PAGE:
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COA reverses sentencing on grounds it exceeded statutory maximum

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The Indiana Court of Appeals agreed with a defendant that her sentence for a Class A misdemeanor possession of marijuana exceeded the statutory maximum and remanded the case to the trial court for resentencing.

After a search of her home in July 2010, Kathleen Peterink was charged with possession of cocaine or narcotic drug as a Class D felony and possession of marijuana as a Class A misdemeanor. She pleaded guilty to the second count and the state dismissed the first.

On Nov. 1, 2011, the trial court in Noble County sentenced Peterink to one year of imprisonment, suspended to probation. As a special condition of probation, Peterink had to serve six months in home detention for which she would not receive good time credit.

 Peterink argued that her sentence exceeded the statutory maximum for a Class A misdemeanor. She cited Jennings v. State in support of her view that the trial court gave her a two-year sentence by sentencing her to one year suspended and one year probation.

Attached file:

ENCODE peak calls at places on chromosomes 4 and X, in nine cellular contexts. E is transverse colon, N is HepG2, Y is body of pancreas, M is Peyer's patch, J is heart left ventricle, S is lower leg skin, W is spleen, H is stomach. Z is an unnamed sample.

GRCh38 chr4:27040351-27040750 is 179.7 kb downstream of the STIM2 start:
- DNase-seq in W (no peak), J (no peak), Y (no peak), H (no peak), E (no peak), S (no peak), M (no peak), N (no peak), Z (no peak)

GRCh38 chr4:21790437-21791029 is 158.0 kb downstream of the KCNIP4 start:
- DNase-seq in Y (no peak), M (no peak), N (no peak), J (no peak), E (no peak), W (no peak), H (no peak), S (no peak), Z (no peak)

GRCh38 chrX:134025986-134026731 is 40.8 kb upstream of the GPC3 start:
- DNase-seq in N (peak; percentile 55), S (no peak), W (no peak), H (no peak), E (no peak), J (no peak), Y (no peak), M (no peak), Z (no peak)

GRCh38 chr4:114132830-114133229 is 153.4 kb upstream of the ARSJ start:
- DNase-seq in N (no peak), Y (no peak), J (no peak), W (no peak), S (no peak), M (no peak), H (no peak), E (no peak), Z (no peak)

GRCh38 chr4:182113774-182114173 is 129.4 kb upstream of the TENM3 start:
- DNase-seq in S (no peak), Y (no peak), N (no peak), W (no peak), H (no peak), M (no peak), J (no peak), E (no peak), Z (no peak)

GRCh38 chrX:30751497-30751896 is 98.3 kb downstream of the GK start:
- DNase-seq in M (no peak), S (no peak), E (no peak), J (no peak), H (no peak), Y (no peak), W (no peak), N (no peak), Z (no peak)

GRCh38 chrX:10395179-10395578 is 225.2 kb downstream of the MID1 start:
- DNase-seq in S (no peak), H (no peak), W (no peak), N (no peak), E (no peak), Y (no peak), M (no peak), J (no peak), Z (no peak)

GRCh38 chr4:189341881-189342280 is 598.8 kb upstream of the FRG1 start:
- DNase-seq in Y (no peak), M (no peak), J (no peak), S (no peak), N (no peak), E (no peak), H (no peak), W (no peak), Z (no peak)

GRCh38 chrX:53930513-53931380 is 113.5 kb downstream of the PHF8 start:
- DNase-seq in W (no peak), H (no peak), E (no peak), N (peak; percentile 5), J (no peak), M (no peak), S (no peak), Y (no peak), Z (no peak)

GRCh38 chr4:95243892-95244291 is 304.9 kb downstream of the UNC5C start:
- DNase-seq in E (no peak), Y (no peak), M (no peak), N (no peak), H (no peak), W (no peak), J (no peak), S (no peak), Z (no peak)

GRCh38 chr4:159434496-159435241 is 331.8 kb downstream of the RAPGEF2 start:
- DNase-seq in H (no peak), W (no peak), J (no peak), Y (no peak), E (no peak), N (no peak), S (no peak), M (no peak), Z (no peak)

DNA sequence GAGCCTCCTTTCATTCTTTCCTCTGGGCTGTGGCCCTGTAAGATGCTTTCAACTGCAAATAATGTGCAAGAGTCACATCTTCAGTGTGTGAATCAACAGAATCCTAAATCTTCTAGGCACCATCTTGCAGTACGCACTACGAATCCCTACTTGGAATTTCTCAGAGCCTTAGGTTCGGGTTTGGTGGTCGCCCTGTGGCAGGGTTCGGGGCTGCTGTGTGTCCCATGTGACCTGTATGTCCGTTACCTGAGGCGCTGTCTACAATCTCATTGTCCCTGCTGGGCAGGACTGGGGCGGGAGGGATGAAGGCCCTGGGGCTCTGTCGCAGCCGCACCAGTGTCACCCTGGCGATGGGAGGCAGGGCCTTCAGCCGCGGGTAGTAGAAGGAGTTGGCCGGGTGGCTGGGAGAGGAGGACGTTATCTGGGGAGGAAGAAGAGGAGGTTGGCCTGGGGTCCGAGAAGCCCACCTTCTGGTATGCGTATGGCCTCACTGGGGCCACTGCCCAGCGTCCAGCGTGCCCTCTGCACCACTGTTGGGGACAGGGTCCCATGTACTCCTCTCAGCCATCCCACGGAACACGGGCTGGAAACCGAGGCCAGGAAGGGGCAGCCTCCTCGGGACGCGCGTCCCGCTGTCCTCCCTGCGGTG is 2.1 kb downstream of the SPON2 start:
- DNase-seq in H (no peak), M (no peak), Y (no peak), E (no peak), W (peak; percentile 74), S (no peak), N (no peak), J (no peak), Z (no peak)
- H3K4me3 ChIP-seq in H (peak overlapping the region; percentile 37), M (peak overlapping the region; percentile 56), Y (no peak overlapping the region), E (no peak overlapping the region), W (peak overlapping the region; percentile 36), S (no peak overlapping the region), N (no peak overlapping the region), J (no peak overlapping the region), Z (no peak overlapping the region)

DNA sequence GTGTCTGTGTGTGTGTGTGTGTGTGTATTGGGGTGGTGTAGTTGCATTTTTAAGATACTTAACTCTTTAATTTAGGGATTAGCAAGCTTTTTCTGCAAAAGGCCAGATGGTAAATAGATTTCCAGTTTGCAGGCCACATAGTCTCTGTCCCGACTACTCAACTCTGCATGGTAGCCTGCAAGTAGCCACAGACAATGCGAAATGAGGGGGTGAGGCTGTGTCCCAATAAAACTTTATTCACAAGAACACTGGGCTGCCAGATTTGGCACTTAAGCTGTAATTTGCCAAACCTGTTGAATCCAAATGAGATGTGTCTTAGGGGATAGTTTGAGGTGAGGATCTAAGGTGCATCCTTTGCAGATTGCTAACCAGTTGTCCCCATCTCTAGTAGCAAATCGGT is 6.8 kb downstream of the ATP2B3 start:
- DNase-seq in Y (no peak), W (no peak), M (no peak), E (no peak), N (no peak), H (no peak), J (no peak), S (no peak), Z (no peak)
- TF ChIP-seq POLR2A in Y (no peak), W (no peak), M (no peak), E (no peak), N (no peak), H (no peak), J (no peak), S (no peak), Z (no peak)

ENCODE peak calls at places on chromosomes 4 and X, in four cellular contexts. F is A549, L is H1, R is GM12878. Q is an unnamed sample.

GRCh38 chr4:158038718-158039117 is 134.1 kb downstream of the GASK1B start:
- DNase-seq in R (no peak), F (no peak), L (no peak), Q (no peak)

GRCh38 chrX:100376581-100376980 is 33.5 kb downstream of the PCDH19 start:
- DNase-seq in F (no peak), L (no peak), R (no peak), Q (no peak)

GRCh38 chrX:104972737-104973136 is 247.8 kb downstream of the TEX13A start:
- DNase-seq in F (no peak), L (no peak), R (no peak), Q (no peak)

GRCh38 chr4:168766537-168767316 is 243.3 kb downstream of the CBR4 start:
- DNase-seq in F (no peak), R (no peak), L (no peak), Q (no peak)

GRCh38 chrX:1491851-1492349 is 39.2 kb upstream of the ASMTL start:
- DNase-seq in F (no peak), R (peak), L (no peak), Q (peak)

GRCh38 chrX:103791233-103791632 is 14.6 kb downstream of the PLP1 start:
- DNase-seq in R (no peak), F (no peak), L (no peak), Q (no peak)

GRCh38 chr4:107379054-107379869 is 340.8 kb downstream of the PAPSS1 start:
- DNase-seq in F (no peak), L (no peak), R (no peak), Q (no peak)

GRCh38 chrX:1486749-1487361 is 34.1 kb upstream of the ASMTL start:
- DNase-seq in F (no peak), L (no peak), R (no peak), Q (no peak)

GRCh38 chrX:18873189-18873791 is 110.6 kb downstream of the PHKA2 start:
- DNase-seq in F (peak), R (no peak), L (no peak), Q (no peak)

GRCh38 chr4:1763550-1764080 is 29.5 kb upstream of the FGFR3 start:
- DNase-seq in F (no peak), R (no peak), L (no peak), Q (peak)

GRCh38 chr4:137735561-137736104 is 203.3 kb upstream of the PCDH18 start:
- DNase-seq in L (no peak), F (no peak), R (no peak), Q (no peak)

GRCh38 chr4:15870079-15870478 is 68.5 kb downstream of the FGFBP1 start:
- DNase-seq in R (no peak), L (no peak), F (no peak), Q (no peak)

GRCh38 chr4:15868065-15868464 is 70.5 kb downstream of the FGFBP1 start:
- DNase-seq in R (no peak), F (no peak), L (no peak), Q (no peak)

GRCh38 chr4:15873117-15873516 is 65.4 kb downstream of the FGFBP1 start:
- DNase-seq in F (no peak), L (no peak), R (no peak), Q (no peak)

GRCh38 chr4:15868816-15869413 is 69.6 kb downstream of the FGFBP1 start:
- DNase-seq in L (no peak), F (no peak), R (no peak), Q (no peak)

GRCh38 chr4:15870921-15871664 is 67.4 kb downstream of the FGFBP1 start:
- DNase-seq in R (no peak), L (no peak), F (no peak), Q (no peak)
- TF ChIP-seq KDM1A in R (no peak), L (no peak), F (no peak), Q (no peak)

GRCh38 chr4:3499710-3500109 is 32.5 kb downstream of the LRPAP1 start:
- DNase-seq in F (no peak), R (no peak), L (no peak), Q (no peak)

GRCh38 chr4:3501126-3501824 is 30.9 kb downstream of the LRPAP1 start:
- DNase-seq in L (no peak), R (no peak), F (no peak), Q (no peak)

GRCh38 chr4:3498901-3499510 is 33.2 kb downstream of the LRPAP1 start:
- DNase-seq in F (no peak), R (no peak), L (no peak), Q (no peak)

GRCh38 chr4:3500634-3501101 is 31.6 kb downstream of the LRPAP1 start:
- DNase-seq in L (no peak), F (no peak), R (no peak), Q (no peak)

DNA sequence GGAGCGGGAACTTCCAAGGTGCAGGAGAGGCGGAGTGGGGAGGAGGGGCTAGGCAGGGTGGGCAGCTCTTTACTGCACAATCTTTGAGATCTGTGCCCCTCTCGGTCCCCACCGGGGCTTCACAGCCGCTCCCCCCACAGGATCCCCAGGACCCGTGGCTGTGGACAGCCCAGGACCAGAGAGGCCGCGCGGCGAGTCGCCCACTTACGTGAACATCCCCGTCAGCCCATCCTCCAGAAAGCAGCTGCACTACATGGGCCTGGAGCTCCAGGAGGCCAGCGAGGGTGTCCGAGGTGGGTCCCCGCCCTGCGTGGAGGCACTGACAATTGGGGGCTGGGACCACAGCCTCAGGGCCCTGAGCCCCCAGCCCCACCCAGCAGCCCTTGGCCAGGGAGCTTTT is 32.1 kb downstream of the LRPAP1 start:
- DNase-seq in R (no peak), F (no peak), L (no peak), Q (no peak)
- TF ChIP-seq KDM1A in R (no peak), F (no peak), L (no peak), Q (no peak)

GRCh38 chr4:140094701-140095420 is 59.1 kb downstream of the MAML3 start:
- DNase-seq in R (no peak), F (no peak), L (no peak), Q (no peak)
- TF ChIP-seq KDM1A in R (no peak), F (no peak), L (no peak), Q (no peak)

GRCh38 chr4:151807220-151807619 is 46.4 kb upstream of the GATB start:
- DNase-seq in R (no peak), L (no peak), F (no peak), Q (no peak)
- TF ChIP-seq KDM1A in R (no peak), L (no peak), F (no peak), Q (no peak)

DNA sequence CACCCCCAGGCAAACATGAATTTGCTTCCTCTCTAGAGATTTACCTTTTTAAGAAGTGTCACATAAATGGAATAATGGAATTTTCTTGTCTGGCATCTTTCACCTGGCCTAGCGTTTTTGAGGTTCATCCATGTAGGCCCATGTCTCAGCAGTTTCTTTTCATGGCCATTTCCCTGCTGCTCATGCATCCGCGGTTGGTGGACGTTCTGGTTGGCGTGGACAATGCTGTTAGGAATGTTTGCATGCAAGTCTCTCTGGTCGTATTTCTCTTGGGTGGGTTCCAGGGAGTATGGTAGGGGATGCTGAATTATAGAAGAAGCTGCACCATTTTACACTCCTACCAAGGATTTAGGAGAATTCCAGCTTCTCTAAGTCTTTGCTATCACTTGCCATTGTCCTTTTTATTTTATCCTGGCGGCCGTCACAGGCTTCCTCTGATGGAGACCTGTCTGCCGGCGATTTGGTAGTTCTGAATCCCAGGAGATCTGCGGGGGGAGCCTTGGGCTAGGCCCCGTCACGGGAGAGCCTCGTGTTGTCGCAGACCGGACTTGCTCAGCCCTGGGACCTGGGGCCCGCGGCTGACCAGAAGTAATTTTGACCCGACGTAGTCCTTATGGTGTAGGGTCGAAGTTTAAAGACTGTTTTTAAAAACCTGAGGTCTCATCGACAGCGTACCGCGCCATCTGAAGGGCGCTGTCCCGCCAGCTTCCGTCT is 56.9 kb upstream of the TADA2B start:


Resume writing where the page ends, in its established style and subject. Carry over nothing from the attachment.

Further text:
The state did not challenge Peterink’s reliance upon Jennings but asked the court to revisit the issue addressed by Jennings with regard to misdemeanor sentencing.

Noting that Jennings holds the term of imprisonment to include both the executed and suspended portions of a sentence, the court agreed with Peterink. It reversed the sentence imposed by the trial court and remanded for resentencing.

In his dissenting opinion, Judge Michael Barnes stated he would not follow the Jennings holding. He wrote that Peterink’s sentence does not exceed the statutory maximum, saying such an interpretation would “fundamentally disrupt the sentencing practices of trial courts.”  

The court also reversed the trial court’s order that Peterink serve six months of home detention without receiving good-time credit. Citing an ambiguity in the state code, the court ruled that a “fair reading of the statutes taken together” leads to Peterink being entitled to good time credit.


 

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  1. I'm not sure what's more depressing: the fact that people would pay $35,000 per year to attend an unaccredited law school, or the fact that the same people "are hanging in there and willing to follow the dean’s lead in going forward" after the same school fails to gain accreditation, rendering their $70,000 and counting education worthless. Maybe it's a good thing these people can't sit for the bar.

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